From pre-game ceremonies to center-court celebrations, large-scale public Chanukah events will light up more sports stadiums and arenas across America than ever this year, part of Chabad’s worldwide Chanukah campaign, which is expected to reach an estimated 8 million Jews-more than half of the world’s Jewish population.
For the second year in a row, Chabad Lubavitch of Georgia will host a “Jewish Heritage Night” at the Atlanta Hawks’ Philips Arena on Tuesday, Dec. 23, at 7:30 p.m., and more than 1,000 people are expected to attend, according to Rabbi Isser New.
“The mitzvah of Chanukah is to publicize the miracle. This is a way to take that to the next level,” he says. “The message of Chanukah is the triumph of the minority; it’s an important and timeless message.”
At the game will be a kosher concession stand, as well as a “Family Fun Zone” with Chanukah-themed activities for children in one of the sections.
In Texas, Chabad Outreach of Houston will host “Hoops & Hanukkah” on Thursday, Dec. 18, with a menorah-lighting during halftime at the Houston Rockets vs. the New Orleans Pelicans basketball game.
“It’s an awesome medium to do it,” said Rabbi Mendy Traxler of Chabad Outreach of Houston, who will be lighting the menorah.
Chabad has been holding this program for about six years, and this year already sold 625 tickets, in addition to those who will otherwise be attending the game. The first 350 people who purchased tickets received free “Hoops & Hanukkah” T-shirts.
Before the game is a Chanukah-themed pregame party, beginning at 6 p.m., at Root Memorial Square Basketball Court across the street from the stadium, with a 6:10 p.m. outdoor menorah-lighting ceremony, adds Traxler. That’s in addition to the one inside the stadium.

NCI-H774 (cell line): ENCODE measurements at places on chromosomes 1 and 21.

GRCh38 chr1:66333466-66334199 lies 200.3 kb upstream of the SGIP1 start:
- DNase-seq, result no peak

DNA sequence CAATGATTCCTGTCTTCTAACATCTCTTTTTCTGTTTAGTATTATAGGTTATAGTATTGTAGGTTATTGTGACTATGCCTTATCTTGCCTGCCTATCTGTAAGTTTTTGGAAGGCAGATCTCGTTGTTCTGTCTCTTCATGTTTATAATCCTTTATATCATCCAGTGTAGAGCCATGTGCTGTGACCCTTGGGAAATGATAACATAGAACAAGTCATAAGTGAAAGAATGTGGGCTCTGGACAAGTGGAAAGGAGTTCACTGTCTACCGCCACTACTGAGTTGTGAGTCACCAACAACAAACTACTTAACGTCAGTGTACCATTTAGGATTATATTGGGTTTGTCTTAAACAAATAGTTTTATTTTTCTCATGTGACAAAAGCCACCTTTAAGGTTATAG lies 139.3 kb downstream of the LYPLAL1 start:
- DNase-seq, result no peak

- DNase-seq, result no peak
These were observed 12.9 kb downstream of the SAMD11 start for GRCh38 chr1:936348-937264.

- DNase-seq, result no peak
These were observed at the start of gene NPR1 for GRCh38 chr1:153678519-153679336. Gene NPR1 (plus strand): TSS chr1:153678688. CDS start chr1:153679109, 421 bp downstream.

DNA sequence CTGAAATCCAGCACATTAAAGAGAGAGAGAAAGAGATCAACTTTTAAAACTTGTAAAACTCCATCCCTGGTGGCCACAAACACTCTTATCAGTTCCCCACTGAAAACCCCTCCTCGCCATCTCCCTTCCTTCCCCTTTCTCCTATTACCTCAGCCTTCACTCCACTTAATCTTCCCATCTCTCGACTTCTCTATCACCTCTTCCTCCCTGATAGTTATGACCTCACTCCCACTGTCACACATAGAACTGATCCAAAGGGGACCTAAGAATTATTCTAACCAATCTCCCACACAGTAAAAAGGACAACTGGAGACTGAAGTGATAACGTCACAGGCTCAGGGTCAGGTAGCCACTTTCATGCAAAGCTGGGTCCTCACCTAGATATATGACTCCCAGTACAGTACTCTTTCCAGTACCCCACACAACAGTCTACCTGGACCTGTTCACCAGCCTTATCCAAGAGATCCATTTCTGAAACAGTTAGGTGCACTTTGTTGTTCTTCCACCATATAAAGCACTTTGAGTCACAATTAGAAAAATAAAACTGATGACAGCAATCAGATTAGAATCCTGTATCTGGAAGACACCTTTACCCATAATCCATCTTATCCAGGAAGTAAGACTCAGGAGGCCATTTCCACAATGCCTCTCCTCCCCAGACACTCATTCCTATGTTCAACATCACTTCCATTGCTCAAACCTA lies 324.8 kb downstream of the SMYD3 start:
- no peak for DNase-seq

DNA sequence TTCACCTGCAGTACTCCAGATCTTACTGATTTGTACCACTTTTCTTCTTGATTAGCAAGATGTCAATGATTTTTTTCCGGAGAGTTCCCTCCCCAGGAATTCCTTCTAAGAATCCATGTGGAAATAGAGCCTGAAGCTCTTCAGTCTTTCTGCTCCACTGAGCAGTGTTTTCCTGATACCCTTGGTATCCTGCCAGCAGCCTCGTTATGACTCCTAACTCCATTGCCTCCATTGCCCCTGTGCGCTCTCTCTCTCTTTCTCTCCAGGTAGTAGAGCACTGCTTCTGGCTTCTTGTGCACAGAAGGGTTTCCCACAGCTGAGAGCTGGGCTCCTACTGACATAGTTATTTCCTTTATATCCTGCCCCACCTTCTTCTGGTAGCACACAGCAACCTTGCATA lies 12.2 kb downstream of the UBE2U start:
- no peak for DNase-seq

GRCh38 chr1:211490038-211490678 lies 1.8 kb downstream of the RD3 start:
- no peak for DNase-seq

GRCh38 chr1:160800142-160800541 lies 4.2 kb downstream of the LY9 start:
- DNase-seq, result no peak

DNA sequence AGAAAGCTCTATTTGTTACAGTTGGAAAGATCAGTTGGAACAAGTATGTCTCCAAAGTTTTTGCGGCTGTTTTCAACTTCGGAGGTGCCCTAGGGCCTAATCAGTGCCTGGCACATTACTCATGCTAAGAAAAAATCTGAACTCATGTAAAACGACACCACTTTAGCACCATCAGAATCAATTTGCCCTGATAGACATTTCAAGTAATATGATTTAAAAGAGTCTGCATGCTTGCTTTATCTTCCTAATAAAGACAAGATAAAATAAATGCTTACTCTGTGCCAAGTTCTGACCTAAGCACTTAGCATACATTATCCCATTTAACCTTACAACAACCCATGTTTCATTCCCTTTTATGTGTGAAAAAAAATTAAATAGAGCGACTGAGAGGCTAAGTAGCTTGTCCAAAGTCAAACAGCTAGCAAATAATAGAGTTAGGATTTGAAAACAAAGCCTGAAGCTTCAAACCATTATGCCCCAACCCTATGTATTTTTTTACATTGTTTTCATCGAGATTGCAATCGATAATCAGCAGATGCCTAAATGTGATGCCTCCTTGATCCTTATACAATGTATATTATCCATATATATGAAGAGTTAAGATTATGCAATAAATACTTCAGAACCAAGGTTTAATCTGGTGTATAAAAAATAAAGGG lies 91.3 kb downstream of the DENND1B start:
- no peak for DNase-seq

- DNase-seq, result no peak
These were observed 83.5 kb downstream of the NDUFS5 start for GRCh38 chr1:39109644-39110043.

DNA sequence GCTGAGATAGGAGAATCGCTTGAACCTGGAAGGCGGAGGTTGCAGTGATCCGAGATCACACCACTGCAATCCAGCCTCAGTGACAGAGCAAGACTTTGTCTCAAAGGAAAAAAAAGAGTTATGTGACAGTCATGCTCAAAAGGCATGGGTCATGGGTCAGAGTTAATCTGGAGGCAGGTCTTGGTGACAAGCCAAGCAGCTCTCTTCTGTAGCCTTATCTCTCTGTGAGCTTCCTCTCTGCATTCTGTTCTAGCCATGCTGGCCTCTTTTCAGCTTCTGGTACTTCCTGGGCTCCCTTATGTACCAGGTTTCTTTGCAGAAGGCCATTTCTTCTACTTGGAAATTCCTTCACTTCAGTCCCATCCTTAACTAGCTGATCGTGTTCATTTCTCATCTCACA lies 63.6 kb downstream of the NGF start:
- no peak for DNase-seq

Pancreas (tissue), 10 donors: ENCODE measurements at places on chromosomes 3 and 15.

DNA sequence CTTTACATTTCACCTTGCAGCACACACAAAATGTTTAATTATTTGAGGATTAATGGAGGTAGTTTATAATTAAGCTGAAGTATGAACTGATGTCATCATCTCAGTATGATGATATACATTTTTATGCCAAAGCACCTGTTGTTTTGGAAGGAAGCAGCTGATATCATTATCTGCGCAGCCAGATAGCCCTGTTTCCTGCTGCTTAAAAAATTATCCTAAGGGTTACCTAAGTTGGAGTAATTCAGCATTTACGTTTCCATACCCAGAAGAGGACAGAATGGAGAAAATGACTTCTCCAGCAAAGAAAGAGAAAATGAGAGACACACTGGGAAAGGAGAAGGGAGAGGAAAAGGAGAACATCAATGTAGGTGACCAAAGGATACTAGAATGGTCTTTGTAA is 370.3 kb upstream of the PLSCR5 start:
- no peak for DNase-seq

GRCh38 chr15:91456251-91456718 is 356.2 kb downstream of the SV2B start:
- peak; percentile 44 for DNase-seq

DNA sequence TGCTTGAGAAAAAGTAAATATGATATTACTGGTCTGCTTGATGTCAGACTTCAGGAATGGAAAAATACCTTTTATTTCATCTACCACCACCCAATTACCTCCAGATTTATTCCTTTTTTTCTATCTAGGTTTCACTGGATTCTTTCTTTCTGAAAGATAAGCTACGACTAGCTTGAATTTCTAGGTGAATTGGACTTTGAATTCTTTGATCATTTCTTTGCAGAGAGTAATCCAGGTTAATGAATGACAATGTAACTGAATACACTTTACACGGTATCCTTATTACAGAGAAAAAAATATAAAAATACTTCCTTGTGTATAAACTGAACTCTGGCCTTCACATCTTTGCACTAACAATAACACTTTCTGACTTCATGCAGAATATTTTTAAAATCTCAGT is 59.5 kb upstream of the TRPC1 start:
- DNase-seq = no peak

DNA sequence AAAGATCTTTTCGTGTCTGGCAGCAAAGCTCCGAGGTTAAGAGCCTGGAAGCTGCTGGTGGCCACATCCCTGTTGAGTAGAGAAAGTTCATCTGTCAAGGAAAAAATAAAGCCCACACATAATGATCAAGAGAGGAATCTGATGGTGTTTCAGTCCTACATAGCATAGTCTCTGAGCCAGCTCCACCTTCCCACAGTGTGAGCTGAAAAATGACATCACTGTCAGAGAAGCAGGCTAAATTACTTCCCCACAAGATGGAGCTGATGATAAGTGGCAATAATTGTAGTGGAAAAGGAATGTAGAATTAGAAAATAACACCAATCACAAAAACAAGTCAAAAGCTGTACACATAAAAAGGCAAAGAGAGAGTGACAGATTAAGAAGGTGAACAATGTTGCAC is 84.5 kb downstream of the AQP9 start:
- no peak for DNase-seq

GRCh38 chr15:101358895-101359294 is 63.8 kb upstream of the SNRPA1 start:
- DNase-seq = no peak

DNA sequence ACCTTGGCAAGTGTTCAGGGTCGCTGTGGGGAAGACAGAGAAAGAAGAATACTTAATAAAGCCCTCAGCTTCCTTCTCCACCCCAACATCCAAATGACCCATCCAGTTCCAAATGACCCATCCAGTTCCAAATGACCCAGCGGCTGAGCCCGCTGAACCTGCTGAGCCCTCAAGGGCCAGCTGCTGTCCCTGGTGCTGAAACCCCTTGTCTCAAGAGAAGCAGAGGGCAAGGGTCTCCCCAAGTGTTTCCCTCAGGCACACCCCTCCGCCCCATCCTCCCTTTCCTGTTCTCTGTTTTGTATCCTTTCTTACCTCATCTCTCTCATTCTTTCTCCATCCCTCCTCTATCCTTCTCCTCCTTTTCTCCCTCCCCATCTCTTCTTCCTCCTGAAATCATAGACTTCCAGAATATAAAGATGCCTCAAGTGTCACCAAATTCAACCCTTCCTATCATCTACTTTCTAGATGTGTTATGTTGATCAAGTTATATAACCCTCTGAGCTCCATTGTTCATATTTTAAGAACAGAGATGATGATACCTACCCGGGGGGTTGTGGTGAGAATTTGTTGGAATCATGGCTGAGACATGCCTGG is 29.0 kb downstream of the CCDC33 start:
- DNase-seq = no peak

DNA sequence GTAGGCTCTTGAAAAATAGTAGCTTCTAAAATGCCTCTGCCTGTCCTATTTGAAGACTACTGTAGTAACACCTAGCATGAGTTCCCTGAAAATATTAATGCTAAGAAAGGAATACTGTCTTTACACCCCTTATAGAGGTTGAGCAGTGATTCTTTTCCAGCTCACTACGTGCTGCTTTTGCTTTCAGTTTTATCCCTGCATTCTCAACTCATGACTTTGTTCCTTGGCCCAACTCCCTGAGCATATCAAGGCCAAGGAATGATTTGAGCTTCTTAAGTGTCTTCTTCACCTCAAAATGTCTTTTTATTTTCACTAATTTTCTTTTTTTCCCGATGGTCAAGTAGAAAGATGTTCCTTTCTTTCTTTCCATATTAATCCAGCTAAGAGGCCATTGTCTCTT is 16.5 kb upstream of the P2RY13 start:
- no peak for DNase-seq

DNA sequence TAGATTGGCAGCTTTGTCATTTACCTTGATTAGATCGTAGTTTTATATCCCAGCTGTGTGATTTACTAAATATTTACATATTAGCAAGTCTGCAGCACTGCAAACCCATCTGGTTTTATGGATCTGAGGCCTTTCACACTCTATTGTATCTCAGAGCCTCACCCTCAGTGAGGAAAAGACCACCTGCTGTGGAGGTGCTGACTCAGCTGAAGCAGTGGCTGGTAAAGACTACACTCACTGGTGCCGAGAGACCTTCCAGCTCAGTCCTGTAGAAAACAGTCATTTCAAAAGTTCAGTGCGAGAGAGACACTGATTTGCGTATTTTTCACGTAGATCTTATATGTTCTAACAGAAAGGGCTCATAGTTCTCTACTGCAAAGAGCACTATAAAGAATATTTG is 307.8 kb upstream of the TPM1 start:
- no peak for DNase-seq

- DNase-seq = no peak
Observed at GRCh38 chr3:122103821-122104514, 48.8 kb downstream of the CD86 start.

At 10 p.m. after the game, Chabad ticket-holders will have the chance to go onto the court and make some “free throw” shots.
Part of the marketing for the event included a “Hoops & Hanukkah” Facebook page, where the more than 1,200 people have been invited.
“Houston is a great community,” he says. “The event is a great chance to bring people together to celebrate Chanukah and build Jewish pride.”
Chabad centers around the world will set up more than 15,000 large public menorahs. Public lightings and Chanukah events will be held in more than 80 countries around the world.
Additionally, 5,000 menorah-topped cars are expected on the roads this year, creating holiday awareness in cities, towns and rural areas.
Events will be featured on the world’s largest Chanukah-event directory at Hanukkah.org/Events. The directory features events in 400 cities, and is constantly being updated.
In South Florida, the professional basketball team the Miami Heat will host a Chabad menorah-lighting ceremony on the court between the first and second periods on Wed., Dec. 17. Nearly 20,000 people are expected to be there that evening.
The Florida Panthers, a professional ice-hockey team in Sunrise, Fla., will host a Chabad-run menorah-lighting on the ice and a concert at halftime on Tues., Dec. 16.
And in New York, CTeen-Chabad’s global Teen Network-has what promises to be another exciting “Jewish Heritage Night” in the works for the entire family as the Brooklyn Nets gear up for their third season in their new home at the Barclays Center in Brooklyn, N.Y.
This year’s event will take place on Sunday, Dec. 21, at 5:30 p.m., on the sixth night of Chanukah and the first day of winter. Building on the turnout of last year’s Jewish Heritage debut at the Barclays Center, organizers expect more than 6,000 Jewish attendees out of a total capacity of about 20,000 spectators.
Chanukah events will be hosted at other arenas across the United States, including the NBA stadiums of the Orlando Magic, San Antonio Spurs, Houston Rockets, and Dallas Mavs, as well as the NHL arenas of the Nashville Predators, Detroit Red Wings and the Columbus Blue Jackets.